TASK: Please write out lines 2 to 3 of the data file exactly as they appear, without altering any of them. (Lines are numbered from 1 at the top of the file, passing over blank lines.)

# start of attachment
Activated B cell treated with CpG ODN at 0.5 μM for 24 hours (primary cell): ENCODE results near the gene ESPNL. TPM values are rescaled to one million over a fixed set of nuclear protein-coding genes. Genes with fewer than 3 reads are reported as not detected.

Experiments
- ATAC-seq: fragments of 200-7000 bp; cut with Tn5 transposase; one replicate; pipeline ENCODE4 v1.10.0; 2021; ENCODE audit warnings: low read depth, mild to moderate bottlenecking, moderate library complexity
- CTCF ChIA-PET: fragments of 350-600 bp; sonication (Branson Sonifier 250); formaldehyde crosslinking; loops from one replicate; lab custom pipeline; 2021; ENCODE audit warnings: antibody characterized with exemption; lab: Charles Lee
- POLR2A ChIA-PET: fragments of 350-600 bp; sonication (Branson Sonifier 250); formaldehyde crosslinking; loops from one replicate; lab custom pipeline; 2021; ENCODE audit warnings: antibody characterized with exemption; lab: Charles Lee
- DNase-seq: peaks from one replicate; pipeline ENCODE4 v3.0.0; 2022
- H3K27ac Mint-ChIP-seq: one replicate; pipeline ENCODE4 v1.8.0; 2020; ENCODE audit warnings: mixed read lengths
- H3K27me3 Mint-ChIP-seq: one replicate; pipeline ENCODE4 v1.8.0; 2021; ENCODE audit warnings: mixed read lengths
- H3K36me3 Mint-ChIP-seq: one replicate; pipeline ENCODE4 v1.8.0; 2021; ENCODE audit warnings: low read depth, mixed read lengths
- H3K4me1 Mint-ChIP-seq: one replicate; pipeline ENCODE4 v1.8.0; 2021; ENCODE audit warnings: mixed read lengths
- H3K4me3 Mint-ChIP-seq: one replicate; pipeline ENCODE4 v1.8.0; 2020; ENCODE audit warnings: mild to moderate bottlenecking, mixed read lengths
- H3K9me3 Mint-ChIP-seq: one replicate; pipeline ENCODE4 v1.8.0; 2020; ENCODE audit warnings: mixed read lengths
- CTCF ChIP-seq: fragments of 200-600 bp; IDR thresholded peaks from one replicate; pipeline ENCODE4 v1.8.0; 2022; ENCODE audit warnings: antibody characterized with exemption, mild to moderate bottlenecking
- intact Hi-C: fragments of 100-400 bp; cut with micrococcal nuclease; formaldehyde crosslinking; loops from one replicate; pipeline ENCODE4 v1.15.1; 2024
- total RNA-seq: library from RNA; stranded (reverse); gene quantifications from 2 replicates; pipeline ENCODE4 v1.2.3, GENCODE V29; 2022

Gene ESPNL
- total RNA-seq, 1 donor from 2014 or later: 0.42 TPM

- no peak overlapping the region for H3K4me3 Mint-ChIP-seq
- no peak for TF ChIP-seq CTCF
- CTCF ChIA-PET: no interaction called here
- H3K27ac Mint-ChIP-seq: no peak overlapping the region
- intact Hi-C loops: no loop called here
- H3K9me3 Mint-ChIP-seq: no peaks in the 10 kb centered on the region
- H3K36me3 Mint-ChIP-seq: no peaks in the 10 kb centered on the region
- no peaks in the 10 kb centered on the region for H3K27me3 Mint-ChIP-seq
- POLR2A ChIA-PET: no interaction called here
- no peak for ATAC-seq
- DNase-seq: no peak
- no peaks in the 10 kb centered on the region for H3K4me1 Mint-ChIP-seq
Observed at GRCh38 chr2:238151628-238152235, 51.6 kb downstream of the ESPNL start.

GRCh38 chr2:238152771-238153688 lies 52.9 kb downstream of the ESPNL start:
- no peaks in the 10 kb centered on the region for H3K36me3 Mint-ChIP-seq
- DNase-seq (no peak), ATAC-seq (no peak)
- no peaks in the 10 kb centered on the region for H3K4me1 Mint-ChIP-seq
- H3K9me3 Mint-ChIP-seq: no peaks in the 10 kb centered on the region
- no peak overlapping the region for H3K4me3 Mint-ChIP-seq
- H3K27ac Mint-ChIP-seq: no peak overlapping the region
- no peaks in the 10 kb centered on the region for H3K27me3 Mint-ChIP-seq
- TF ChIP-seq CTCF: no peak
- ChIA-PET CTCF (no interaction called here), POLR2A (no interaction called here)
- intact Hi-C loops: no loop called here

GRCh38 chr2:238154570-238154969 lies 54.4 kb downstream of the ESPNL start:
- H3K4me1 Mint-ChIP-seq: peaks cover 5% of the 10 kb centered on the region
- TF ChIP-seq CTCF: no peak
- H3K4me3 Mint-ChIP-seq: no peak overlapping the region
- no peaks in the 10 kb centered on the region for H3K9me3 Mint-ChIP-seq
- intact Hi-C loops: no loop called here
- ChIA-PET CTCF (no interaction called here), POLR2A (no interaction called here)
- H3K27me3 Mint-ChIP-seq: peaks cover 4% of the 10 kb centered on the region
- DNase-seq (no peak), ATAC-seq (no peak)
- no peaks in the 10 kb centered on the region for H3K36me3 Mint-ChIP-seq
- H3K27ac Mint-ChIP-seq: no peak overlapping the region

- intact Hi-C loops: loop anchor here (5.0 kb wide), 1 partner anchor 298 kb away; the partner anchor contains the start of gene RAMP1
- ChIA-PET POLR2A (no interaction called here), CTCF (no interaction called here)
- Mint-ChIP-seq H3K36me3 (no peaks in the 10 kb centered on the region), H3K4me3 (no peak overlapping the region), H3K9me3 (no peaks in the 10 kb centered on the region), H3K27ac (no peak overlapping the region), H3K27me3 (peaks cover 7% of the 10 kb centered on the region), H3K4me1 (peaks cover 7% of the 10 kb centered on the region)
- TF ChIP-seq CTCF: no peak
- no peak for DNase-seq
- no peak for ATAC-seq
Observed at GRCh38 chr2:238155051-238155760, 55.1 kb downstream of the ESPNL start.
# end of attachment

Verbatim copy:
Experiments
- ATAC-seq: fragments of 200-7000 bp; cut with Tn5 transposase; one replicate; pipeline ENCODE4 v1.10.0; 2021; ENCODE audit warnings: low read depth, mild to moderate bottlenecking, moderate library complexity